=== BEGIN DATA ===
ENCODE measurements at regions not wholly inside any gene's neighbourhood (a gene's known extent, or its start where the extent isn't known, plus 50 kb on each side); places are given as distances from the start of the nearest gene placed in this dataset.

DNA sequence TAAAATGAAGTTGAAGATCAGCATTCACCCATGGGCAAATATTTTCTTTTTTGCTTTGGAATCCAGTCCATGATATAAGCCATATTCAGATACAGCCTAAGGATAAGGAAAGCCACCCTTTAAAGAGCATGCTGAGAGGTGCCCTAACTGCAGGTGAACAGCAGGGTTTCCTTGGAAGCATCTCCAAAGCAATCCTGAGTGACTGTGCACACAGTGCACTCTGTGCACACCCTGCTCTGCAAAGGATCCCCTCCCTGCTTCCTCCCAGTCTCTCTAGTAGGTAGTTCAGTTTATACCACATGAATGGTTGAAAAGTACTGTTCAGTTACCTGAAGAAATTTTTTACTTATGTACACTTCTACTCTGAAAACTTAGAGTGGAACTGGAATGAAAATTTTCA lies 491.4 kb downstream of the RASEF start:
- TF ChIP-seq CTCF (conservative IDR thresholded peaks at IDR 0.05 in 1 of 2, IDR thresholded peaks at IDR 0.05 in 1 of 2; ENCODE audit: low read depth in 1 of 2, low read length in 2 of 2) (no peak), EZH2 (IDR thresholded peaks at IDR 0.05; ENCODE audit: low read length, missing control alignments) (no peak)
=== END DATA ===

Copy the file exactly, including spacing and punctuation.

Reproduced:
ENCODE measurements at regions not wholly inside any gene's neighbourhood (a gene's known extent, or its start where the extent isn't known, plus 50 kb on each side); places are given as distances from the start of the nearest gene placed in this dataset.

DNA sequence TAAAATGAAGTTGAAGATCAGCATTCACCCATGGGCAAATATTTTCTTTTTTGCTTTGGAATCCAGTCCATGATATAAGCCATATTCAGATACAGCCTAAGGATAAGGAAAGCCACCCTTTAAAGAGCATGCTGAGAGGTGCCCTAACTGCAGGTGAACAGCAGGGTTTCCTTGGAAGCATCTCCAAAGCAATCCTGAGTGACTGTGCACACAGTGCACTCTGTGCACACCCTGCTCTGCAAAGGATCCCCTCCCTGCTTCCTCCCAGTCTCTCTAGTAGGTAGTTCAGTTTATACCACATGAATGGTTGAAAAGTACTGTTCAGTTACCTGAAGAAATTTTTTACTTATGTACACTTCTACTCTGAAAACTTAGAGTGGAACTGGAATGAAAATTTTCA lies 491.4 kb downstream of the RASEF start:
- TF ChIP-seq CTCF (conservative IDR thresholded peaks at IDR 0.05 in 1 of 2, IDR thresholded peaks at IDR 0.05 in 1 of 2; ENCODE audit: low read depth in 1 of 2, low read length in 2 of 2) (no peak), EZH2 (IDR thresholded peaks at IDR 0.05; ENCODE audit: low read length, missing control alignments) (no peak)